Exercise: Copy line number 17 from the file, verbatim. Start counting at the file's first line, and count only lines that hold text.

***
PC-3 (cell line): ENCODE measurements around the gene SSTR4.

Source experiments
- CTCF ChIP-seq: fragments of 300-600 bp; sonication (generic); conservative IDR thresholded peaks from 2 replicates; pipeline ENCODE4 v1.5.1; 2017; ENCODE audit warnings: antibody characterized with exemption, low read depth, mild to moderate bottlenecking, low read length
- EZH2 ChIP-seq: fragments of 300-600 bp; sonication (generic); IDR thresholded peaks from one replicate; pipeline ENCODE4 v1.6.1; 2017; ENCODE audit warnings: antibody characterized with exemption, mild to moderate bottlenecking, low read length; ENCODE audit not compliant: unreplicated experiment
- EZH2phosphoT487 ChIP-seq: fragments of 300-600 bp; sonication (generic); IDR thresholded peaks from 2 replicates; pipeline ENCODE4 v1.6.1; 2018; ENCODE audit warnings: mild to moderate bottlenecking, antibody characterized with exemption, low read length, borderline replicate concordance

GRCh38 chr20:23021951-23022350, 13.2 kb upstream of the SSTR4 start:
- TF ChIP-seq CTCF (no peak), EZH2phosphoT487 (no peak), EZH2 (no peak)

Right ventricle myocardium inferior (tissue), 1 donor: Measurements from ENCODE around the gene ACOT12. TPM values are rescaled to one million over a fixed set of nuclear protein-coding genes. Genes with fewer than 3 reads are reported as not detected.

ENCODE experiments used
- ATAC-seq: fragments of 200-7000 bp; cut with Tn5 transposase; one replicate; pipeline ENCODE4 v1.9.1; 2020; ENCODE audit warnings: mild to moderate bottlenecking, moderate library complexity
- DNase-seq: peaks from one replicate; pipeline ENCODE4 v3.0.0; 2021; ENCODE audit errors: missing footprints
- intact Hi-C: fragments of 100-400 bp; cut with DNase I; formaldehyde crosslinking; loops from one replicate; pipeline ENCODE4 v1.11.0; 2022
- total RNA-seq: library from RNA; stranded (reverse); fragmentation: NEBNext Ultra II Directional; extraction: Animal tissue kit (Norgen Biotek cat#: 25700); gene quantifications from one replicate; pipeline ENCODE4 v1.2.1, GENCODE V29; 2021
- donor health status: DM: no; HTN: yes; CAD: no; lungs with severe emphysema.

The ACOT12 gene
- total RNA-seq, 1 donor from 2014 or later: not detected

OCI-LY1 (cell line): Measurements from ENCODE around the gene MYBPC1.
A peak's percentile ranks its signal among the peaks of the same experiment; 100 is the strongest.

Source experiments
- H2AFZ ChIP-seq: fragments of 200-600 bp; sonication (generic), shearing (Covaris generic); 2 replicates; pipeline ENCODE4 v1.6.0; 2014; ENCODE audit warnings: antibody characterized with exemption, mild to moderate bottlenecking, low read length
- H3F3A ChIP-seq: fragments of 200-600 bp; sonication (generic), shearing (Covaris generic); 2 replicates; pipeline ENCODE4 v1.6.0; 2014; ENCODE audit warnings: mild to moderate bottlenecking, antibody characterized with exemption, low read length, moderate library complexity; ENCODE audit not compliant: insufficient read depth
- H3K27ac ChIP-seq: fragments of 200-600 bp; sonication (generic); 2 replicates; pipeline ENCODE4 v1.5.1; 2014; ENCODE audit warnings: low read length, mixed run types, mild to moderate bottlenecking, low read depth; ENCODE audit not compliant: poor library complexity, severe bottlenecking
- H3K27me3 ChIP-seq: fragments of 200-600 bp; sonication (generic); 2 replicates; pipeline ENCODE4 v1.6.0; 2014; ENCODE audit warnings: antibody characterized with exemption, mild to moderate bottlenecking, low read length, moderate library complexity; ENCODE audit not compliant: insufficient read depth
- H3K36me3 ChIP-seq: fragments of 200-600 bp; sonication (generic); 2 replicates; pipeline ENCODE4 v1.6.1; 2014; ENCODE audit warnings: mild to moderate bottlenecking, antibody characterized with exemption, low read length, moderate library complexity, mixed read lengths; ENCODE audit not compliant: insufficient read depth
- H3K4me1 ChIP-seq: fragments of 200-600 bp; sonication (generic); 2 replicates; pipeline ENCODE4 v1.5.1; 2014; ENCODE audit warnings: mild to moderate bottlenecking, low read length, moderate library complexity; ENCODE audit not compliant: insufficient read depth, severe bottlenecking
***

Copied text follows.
OCI-LY1 (cell line): Measurements from ENCODE around the gene MYBPC1.